Japan's record spending plans for fiscal 2021, approved by the Cabinet on Monday, are likely to be inflated later by a series of supplementary budgets, as with the current fiscal year, as the adverse impact of the coronavirus pandemic is almost certain to persist for some time.

Many private-sector economists have sounded the alarm over the erosion of Japan's fiscal discipline as they believe some of the economic measures drawn up by the government since the outbreak of the novel coronavirus were non-urgent despite an expected sharp fall in tax revenue.

A poster for the Japanese government's "Go To Travel" subsidy program is seen in Tokyo's Asakusa tourist area on Dec. 11, 2020. (Kyodo)

"It's a waste of money to take consumption-stimulating steps through extra budgets at a time when we have yet to contain the virus spread," said Hideo Kumano, chief economist at the Dai-ichi Life Research Institute.

Prime Minister Yoshihide Suga's Cabinet approved last week the third extra budget for the current fiscal year through March, set to boost the country's general account expenditure to an unprecedented 175.69 trillion yen ($1.70 trillion) from the initial plan of 102.66 trillion yen. Annual new bond issuance will top 100 trillion yen, also the largest ever.

Under the idea of a "15-month budget," the extra budget, entailing actual fiscal spending of 15.43 trillion yen, was compiled together with the fiscal 2021 draft budget of 106.61 trillion yen. They will finance the government's latest 73.6 trillion yen economic package, which also got Cabinet approval early this month.

Among the stimulus measures is a five-month extension through late June of the government's controversial "Go To Travel" subsidy program, launched in July, to aid the virus-hit tourism industry, costing an additional 1.03 trillion yen.

Due to a resurgence of infections across the country since November, a government panel of medical experts repeatedly proposed a review of the campaign, but Suga was, until last week, against rolling it back.

However, after seeing falling approval rates for his Cabinet in media polls, he abruptly suspended the travel initiative throughout the country during the New Year holidays.

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As for the third extra budget, the government also included support for digital transformation and efforts to slash greenhouse gas emissions, on which Kumano cast a critical eye, claiming that they should have been provided under the main budget "because most of them take effect in the medium- to long-term period."

Koya Miyamae, a senior economist at SMBC Nikko Securities, said the government may face calls to narrow the gap between the current and next year's short-term supportive steps, which will force it to secure more huge spending in fiscal 2021.

"In that case, the goal of fiscal consolidation will likely be shelved for the time being," said Miyamae, referring to the government's target of bringing its primary balance -- tax revenue minus expenses other than debt-servicing costs -- into the black by fiscal 2025, which he says is difficult to be realized.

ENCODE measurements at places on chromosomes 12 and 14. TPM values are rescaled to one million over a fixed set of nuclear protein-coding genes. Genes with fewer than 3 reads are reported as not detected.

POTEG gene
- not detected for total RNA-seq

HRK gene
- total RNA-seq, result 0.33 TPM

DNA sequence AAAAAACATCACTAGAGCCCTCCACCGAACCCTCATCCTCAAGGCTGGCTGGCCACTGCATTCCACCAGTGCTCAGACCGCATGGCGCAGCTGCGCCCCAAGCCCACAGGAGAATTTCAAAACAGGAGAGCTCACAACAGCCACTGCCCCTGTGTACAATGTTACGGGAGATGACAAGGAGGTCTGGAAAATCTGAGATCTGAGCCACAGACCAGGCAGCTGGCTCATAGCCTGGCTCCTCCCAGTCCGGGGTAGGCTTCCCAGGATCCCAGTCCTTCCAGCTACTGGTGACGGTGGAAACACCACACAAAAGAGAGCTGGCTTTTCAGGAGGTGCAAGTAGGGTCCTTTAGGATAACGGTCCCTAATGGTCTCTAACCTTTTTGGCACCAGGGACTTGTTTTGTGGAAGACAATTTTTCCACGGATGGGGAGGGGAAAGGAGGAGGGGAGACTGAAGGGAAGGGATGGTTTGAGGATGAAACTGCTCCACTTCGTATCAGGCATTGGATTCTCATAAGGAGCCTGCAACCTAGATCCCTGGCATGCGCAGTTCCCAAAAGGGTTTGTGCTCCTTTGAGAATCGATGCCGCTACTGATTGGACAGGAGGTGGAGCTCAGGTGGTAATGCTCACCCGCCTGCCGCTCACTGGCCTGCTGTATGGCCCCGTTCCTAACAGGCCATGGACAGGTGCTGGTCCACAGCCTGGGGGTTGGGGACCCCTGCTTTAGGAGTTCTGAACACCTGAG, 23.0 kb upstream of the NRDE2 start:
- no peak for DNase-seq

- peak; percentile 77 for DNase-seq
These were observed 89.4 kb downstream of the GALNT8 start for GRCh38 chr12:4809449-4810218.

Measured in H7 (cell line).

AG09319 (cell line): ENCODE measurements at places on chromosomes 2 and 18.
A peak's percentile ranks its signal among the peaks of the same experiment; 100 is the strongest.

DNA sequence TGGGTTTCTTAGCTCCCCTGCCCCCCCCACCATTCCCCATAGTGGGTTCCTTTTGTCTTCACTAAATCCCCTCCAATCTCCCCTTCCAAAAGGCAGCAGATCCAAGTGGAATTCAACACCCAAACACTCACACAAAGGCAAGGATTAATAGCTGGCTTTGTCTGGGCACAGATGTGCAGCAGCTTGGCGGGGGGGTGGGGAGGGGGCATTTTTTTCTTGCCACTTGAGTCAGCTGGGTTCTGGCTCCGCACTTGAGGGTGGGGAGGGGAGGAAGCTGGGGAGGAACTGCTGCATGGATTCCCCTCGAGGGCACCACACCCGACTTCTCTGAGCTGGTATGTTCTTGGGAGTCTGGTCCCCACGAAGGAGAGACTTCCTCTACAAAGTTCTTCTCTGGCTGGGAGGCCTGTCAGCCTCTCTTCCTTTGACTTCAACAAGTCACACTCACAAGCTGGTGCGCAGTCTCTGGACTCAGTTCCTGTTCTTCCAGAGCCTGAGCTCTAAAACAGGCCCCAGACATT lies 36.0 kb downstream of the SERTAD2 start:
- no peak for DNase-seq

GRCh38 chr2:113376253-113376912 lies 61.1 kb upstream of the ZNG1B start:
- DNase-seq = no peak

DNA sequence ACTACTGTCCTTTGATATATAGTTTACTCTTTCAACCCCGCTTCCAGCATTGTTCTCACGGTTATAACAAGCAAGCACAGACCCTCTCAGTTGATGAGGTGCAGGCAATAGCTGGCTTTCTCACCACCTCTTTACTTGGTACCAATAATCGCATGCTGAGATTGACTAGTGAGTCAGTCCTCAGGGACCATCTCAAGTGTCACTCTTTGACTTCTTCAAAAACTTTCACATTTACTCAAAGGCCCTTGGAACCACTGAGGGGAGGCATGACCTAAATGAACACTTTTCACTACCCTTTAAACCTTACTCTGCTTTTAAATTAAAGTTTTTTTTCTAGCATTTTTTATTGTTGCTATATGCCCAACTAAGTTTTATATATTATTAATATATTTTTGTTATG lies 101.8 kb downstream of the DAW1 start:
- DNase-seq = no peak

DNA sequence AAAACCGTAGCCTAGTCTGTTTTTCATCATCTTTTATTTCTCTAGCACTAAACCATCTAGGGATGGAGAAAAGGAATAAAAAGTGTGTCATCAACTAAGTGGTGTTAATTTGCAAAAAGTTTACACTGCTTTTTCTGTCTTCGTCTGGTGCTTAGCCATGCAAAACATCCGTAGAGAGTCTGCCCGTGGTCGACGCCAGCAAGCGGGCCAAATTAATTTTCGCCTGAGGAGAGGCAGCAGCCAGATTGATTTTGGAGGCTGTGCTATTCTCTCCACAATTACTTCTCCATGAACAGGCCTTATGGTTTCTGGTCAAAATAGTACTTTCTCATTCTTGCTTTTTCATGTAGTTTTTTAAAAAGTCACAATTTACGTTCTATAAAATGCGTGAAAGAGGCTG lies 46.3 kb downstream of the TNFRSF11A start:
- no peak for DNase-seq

Miyamae believes that Japan, already mired in debt of more than 1,100 trillion yen, may be able to get down again to fiscal consolidation efforts "in fiscal 2022 or later."

According to the draft budget, Japan's primary balance in fiscal 2021 will log a 20.36 trillion yen-deficit, up 10.74 trillion yen from the previous financial year's initial plan, as tax revenue is estimated to be 57.45 trillion yen, down 6.07 trillion yen, mainly because corporate earnings have been hit hard by the fallout from the pandemic.

"Although now is not the timing for that, Suga's administration will need to draw a new road map for fiscal soundness in the event that the virus spread settles down," said Yuichi Kodama, fellow chief economist at the Meiji Yasuda Research Institute.

The tax revenue estimation is based on the government's forecast that the economy will grow a real 4.0 percent in fiscal 2021, helped by a 2.0 percent positive effect stemming from the latest stimulus, after shrinking 5.2 in the current year. The forecast and the growth shrinkage are the biggest since official data became comparable in fiscal 1995.

Kodama said the growth projection for the next fiscal year is "slightly excessive," noting that some measures are not necessarily expected to take immediate effects on the economy. He also predicts that an extra budget along with additional debt issuance will be required around the middle of 2021.

Meanwhile, if COVID-19 vaccinations become widely available to the public as the government has planned, growth of 4.0 percent is achievable, Kodama and Dai-ichi Life's Kumano said. The government aims to secure COVID-19 vaccines for all people in Japan in the first half of 2021.

"After all, there's no stimulus measure better than vaccination," Kumano said.